Shanghai, the Ningbo Textile Museum, Jiangsu Provincial Archives, Shanghai
Library, Wuxi Municipal Archives, Xujiahui Library, Changzhou Municipal Archives, National Archives at Kew (London), and Hong Kong Public
Records Office.
It’s been a privilege to work with Editor Rachel Krause, who showed
enthusiastic support for this project when it was only an idea, and Veronica Goldstein who has assisted me in the writing process. I wish to express my
heartfelt gratitude to both the editors of Palgrave Macmillan for their support
and kindness and their team, especially Indumathy Gunasekaran and Chelsea
And finally I would like to thank my wife, Marta Rossich, who decided to
come to Shanghai and Hong Kong during these two wonderful years.

Pronunciation Guide

The names in this book appear in the pinyin system of transliteration, except
some well-known names (like Chiang Kai-shek or Hong Kong). The names
of the bibliographical references appear as it’s shown in the publication.
Some Chinese names that have English versions, such as Li Shuxiong (James
H. Lee) appear in pinyin and in the English form in brackets. There is a
final glossary with proper nouns in pinyin and Chinese characters, ordered
according to the name in pinyin.

List of Abbreviations


Chinese Business History Archives
Changzhou Municipal Archives
Second Historical Archives of China, Chinese
Maritime Customs Historical Materials
Changzhou Municipal Archives. Historical Archive
Materials of Dacheng
Hong Kong Dollar
Hong Kong Public Records Office
Haikwan tael
Hong Kong University Library Special Collection
Historical Materials of Liu Guojun, see Li, Liu
guojun wenji
National Archives at Kew (London)
Shanghai Municipal Archives
Wuxi Municipal Archives
Zhongguo zibenzhuyi gongshangye de shehui zhuyi

The Argument
The industrialization of China is an extraordinary event in human history.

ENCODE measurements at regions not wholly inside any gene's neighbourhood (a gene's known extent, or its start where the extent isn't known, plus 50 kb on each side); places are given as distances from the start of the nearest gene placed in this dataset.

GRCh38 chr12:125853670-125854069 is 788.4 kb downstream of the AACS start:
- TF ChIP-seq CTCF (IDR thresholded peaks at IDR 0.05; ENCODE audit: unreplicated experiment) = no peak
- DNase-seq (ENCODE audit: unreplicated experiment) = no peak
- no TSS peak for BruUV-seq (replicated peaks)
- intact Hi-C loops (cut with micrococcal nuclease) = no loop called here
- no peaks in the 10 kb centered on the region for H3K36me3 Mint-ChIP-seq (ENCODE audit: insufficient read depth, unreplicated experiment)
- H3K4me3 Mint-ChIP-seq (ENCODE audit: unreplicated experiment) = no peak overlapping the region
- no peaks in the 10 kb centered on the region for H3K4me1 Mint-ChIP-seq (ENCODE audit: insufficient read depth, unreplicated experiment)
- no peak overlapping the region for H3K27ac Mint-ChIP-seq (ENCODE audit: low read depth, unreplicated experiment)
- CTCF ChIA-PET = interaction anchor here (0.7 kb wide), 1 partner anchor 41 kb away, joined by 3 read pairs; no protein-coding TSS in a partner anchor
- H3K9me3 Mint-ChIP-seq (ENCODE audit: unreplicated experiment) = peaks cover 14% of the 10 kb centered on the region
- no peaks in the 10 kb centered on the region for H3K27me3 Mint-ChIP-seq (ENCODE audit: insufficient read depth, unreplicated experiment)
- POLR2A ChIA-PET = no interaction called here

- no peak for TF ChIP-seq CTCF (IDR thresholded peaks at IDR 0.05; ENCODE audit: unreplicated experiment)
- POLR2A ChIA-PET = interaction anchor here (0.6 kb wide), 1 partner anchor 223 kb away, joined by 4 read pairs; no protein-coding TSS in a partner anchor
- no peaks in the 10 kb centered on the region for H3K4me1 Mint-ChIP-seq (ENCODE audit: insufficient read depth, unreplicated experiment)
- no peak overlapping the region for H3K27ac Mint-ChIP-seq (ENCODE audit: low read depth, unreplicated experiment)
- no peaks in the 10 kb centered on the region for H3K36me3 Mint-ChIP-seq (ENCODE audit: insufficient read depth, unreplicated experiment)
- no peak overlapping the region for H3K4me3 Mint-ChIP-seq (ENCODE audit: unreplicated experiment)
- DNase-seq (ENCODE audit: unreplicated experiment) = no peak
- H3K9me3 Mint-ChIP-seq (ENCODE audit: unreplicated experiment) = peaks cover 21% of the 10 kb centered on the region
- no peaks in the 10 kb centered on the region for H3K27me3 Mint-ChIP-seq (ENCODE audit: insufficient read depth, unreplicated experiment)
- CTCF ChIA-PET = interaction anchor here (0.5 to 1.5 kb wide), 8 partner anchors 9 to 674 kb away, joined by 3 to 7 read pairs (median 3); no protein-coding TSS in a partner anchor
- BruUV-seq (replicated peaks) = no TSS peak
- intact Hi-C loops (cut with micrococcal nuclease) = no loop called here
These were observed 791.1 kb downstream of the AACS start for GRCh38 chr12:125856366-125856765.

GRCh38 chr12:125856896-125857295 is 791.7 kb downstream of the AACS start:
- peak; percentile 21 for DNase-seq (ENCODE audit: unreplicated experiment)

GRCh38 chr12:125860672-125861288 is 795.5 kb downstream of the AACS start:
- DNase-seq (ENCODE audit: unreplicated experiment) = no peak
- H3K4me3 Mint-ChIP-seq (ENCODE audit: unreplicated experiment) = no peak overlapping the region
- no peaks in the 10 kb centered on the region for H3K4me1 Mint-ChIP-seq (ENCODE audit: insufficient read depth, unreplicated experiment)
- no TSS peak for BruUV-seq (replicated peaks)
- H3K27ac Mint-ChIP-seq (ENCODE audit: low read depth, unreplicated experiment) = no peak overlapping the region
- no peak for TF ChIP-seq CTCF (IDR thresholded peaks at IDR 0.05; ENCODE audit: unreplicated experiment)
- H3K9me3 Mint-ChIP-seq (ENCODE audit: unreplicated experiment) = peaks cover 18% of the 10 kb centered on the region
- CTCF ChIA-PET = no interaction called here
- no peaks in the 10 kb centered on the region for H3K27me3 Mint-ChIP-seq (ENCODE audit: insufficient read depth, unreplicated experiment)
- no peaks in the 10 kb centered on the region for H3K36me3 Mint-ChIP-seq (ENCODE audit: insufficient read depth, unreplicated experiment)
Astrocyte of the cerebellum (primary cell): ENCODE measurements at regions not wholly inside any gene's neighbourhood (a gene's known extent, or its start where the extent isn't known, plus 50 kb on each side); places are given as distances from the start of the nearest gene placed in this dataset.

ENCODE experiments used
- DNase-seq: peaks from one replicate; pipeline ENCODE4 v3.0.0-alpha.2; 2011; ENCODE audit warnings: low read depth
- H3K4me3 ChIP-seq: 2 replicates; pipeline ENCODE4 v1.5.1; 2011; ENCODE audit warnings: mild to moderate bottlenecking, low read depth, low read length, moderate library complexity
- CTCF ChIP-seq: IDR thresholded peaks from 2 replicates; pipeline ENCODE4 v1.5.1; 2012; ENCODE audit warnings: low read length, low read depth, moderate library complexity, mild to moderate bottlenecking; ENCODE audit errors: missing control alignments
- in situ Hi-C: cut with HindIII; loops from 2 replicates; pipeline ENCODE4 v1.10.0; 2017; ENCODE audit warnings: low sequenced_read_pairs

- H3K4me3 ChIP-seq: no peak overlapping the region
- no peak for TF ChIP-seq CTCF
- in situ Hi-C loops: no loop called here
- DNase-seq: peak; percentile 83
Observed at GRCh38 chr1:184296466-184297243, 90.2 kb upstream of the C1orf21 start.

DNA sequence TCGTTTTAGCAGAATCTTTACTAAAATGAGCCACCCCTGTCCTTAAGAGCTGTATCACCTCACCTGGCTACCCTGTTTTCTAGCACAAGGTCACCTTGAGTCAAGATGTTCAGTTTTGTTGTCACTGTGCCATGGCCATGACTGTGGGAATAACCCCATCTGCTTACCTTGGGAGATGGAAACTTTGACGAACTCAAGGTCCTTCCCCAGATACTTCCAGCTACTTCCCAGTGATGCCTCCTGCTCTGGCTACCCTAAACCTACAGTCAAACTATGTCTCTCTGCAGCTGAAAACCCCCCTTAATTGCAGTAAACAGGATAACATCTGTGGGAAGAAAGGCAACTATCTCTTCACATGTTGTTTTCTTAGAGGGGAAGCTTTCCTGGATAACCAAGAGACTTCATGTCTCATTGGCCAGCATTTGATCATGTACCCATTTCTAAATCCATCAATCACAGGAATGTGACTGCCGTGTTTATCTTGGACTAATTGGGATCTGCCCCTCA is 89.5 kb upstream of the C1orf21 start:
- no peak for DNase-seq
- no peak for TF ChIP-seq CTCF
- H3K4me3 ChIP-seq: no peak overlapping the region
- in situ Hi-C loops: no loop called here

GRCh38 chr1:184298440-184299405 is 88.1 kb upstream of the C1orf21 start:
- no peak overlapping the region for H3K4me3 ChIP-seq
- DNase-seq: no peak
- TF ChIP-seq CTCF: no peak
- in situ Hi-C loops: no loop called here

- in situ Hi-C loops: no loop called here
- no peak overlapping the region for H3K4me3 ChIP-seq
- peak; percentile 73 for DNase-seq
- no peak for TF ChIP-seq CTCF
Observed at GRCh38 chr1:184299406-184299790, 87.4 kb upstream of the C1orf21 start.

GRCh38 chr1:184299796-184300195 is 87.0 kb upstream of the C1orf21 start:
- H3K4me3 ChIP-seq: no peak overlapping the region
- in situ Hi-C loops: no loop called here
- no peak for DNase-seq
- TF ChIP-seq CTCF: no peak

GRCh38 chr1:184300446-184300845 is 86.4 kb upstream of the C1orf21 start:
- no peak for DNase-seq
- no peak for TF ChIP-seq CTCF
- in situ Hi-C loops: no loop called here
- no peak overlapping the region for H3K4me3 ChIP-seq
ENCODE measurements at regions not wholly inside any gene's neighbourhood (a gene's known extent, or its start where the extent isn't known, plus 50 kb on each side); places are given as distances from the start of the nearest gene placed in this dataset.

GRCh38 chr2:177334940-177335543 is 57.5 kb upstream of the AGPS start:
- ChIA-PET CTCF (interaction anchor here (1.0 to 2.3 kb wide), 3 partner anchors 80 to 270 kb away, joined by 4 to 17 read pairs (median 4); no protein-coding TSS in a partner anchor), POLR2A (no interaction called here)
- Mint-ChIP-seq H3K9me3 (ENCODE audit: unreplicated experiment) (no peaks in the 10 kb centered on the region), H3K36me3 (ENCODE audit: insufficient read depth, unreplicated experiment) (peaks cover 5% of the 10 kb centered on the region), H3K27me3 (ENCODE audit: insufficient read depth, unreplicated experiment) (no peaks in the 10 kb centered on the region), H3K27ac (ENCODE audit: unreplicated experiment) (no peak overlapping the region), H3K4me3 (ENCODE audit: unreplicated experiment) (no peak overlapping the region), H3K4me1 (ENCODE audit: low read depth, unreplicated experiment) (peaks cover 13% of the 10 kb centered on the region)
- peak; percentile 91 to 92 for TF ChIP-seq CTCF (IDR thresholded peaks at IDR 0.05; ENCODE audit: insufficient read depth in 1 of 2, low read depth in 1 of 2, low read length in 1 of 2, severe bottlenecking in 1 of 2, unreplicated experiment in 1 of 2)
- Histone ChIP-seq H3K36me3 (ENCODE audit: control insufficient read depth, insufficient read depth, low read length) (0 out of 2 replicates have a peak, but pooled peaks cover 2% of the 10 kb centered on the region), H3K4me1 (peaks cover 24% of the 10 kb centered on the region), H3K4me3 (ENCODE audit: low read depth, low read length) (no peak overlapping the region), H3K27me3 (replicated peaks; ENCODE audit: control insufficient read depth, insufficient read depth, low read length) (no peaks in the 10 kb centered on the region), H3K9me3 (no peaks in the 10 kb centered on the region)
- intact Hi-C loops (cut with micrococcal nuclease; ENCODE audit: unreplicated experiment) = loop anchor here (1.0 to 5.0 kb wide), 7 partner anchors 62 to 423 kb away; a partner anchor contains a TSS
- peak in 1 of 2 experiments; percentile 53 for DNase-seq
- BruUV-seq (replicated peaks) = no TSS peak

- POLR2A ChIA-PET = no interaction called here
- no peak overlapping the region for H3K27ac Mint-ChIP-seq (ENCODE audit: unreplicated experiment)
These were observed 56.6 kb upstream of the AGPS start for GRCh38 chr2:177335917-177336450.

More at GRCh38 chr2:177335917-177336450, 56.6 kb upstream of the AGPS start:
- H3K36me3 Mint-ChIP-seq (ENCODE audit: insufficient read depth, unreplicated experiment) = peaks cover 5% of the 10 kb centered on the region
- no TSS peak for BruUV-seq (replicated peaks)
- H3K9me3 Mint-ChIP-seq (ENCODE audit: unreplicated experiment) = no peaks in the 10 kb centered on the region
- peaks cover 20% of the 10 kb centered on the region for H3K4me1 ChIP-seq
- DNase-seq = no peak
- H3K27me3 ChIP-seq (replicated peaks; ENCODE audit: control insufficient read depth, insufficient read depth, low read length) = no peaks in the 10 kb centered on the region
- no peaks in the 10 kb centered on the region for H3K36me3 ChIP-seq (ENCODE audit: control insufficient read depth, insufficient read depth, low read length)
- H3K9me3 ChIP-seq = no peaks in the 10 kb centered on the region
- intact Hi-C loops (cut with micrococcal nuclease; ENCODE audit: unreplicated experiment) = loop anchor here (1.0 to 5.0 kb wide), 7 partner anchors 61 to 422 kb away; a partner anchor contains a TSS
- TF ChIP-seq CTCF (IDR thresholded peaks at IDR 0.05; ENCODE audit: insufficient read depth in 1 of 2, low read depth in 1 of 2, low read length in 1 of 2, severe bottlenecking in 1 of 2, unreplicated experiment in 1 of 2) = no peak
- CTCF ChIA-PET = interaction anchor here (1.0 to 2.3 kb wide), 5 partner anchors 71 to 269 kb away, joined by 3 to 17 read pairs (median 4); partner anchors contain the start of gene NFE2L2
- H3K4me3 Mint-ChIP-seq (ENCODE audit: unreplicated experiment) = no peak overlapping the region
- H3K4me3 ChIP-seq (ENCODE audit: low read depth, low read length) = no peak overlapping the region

Since the start of the opening up and reform process in the late 1970s, the
People’s Republic of China (PRC) has become the world’s biggest factory and
is now the world’s largest trading power while it maintains a unique structure of firm ownership and business organization. In 2013, China accounted
for 43.1 percent of global clothing exports.1 These facts contrast with the
historical predominance of agriculture well until 1978, despite all efforts to
promote industrialization.2 However, there was a period before 1949 when
private textile firms sprouted—especially in Shanghai and the Yangzi Delta—
and led a process of industrialization, although this was confined to some
cities and ports. This book identifies the trade and technology networks that
link this first industrialization with the reform and opening up process that
began 50 years later.
During the 1920s and 1930s, Shanghai and other surrounding cities
like Wuxi and Changzhou took off and the Yangzi Delta became one of
the most industrialized regions in Asia.3 Some of these firms that survived
Japanese occupation and the Civil War moved to Hong Kong, where they
played a leading role in its industrialization. The textile industry, particularly the cotton sector, was predominant in Shanghai during the 1920s and
1930s, as well as in Hong Kong during the Cold War. Furthermore, the textile industry became a staple sector under Deng Xiaoping’s regime, when
Hong Kong firms were taken as models of technologically advanced capitalist
companies.4 This book identifies common networks in these three processes
of industrialization.
This book talks about the trade and technology networks that “opened
up” the Chinese textile industry to the world markets well before the reform
started in the late 1970s. It defends the hypothesis of continuity of a business
network based on industrial and trading firms that first imported technology
and finally exported finished goods, a model that was shaped by the historical experiences of China’s industrialization: the first stage being the 1920s